Collection Order
<< < > >>

Sacred Heart Church and School

Wabash Valley profiles : a series of tributes to hometown people and events that have shaped our history

Description: One typed page including photograph; brief history of the Sacred Heart Church and School.
ABASH VALLEY WP R O F I L E SA series of tributes to hometown people and events that have shaped our history.Sacred Heart Church and SchoolDedicated in 1924, Sacred Heart Church materialized from the growth of Saint Ann Church under the dynamic leadership of Father John Ryves. A new parish on the city's far north side may have been inevitable after St. John's Church in North Terre Haute, then called Ellsworth, was closed in 1914. By 1920 the congregation at Saint Ann's -- where Ryves was pastor and Father Aloysius B. Duffy was assistant pastor -- was Terre Haute's largest Catholic parish with more than 1,800 members. In 1919 a lot was purchased in the 2800 block of N. 13th Street. On Dec. 7, 1921, the parish acquired the residence of Dr. Odus Baldridge located on a more desirable site in a triangle between 13th St., Lafayette Ave. and Barbour Ave. Duffy, founder and first pastor at Sacred Heart, conducted services in the former Baldridge home, which was converted into a rectory and another building on the property was made a convent. Ground was broken for the new church-school were conducted in April 1923. Johnson, Miller & Miller were the architects and Roehm Brothers was the general contractor. The $89,000 structure with six school rooms on the second floor boasted red pressed brick and limestone trim. The sanctuary seated 500. The first mass was celebrated in the basement before the building was finished in March 1924. Its bell came from the old firehouse at Sycamore and Lafayette, where it was installed in 1860. The school opened in February with 186 pupils. When the church was dedicated on July 13, 1924, Holy Rosary Church of Seelyville -- founded in 1908 -- was attached as its mission. Father Duffy was transferred to Brownsburg in 1926 and was replaced by the Rev. Timothy Kavanaugh, who remained only a year. His replacements, Father Omer Eisenman and assistant pastor Father John Holloran, were compelled to steer the parish through the difficult Depression years. In July 1934, Father Jerome Pfau assumed that responsibility, establishing the Court of the Catholic Order of Foresters at Sacred Heart before being transferred to Saint Theresa's of Indianapolis in June 1939. Pfau's successors -- Fathers James Moore (193940) and James McBarron -- took advantage of the improving economy to refinance parish debt and embark on substantial renovation and remodeling programs. Beginning in 1950, the parish enjoyed significant growth and a new church and convent were planned to allow the existing building to be used exclusively as a school. The convent was dedicated on Aug. 15, 1953. Ground-breaking ceremonies for the new church were held May 8, 1955. The church was dedicated June 24, 1956. Both the church -- which now serves 450 families -- and the school, now offering pre-school to eighth grade for 165 pupils, have blossomed in recent years. Both have been further renovated and the convent has been converted into classrooms. The Holy Family Center was added to the church in 1995 under the guidance of Father Anthony Volz. Sister David Ellen Van Dyke, S.P., is serving her third term as principal, replacing Nancy Nation. Father Steve Giannini succeeded Father Volz as the pastor three years ago.TERRE HAUTE(812) 238-6000NATIONAL BANKAlways Close to HomeDate published: May 3, 2001Filename: Sacred Heart Church profile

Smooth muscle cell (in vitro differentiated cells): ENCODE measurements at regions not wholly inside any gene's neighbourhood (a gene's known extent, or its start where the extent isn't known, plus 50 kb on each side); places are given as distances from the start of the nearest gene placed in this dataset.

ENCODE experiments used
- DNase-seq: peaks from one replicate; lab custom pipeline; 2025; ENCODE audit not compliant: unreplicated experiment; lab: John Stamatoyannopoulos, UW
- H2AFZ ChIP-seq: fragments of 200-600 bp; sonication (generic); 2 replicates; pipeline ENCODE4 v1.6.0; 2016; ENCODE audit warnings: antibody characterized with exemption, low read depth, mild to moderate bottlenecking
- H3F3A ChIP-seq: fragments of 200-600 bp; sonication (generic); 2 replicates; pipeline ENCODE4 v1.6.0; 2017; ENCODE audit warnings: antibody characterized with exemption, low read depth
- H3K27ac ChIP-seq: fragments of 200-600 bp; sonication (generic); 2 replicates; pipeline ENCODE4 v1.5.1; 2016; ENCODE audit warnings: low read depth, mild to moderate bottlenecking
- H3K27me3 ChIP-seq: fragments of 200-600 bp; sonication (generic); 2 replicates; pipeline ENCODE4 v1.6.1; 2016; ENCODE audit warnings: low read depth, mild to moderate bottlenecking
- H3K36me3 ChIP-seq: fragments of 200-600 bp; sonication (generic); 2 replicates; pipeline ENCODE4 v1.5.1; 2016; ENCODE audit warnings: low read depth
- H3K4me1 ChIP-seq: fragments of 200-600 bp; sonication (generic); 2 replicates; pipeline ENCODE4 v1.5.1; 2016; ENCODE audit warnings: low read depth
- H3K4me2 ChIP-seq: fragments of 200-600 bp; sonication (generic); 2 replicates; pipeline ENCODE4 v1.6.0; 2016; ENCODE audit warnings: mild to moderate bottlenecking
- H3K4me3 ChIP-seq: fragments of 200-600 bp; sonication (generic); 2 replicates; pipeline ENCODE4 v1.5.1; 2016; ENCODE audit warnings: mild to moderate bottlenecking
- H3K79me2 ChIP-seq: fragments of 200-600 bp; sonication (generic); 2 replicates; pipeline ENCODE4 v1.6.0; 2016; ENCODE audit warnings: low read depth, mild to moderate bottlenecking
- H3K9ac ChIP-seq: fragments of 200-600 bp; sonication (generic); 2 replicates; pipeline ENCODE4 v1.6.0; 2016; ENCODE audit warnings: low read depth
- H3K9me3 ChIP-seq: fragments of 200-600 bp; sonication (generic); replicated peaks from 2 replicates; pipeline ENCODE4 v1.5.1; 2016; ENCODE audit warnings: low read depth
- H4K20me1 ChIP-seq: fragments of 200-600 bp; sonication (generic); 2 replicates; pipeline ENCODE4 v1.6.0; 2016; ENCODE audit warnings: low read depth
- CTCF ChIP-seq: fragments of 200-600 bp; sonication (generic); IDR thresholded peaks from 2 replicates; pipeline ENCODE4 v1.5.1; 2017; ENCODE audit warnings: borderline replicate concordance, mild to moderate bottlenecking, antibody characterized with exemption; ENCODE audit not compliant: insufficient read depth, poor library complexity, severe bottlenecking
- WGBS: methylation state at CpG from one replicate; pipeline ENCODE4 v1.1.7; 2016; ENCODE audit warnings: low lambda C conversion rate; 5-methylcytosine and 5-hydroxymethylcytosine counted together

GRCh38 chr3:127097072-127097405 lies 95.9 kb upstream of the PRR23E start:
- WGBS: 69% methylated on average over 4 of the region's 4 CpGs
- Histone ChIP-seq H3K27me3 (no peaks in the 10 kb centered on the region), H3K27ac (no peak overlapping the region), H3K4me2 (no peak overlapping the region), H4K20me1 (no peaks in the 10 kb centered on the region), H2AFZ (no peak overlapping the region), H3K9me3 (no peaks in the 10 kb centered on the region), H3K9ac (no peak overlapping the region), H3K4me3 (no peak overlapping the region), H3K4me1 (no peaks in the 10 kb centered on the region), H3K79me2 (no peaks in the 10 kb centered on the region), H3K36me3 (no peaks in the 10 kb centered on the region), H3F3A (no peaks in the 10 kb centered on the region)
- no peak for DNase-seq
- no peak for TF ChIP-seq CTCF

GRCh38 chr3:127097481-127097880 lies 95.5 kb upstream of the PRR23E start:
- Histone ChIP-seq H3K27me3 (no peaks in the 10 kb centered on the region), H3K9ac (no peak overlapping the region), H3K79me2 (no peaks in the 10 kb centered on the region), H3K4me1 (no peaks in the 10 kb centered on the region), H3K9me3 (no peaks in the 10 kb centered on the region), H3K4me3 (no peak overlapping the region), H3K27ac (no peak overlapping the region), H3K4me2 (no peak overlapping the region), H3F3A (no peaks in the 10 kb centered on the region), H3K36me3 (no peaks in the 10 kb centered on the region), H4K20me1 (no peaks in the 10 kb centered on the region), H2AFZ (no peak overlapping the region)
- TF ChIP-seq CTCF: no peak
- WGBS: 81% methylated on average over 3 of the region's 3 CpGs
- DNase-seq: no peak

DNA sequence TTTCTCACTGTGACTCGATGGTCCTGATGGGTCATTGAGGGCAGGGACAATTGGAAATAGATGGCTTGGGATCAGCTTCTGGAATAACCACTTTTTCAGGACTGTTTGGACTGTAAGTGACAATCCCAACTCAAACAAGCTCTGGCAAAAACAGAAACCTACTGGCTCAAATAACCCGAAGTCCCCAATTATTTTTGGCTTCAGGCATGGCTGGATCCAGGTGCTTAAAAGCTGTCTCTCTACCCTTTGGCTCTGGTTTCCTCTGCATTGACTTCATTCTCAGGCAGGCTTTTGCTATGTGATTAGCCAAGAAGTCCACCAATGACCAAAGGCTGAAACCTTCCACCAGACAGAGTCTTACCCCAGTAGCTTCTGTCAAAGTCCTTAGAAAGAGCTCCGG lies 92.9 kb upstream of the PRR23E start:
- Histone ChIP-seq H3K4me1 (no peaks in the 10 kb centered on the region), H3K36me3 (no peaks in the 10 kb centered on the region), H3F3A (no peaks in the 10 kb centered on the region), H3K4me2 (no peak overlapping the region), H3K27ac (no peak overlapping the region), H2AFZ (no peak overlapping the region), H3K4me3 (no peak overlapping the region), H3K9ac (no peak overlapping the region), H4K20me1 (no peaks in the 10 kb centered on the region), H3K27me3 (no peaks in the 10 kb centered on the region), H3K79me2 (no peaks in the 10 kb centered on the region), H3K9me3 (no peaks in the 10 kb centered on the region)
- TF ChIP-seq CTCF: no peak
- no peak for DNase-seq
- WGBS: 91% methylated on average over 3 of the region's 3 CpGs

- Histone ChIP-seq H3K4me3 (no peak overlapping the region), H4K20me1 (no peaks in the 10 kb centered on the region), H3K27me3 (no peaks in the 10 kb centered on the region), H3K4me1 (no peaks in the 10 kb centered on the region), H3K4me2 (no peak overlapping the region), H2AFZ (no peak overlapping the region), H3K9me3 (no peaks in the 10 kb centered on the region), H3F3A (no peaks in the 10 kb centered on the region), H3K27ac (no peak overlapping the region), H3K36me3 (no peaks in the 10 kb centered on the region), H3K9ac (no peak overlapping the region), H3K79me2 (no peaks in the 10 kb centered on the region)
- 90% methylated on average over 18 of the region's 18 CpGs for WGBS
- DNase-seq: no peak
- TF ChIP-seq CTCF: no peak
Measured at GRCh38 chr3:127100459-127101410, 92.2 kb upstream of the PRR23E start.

Origin: 2001-05-08
Created By: McCormick, Mike
Publisher: Terre Haute Tribune-Star
Source: http://indianamemory.contentdm.oclc.org/cdm/ref/collection/vchs/id/579
Collection: Vigo County Historical Society
Rights: http://rightsstatements.org/vocab/UND/1.0/
Copyright: Copyright Undetermined
Subjects: Schools
Churches
Catholic churches
Religion
Religious facilities
Religious education
Education
Religion

Further information on this record can be found at its source.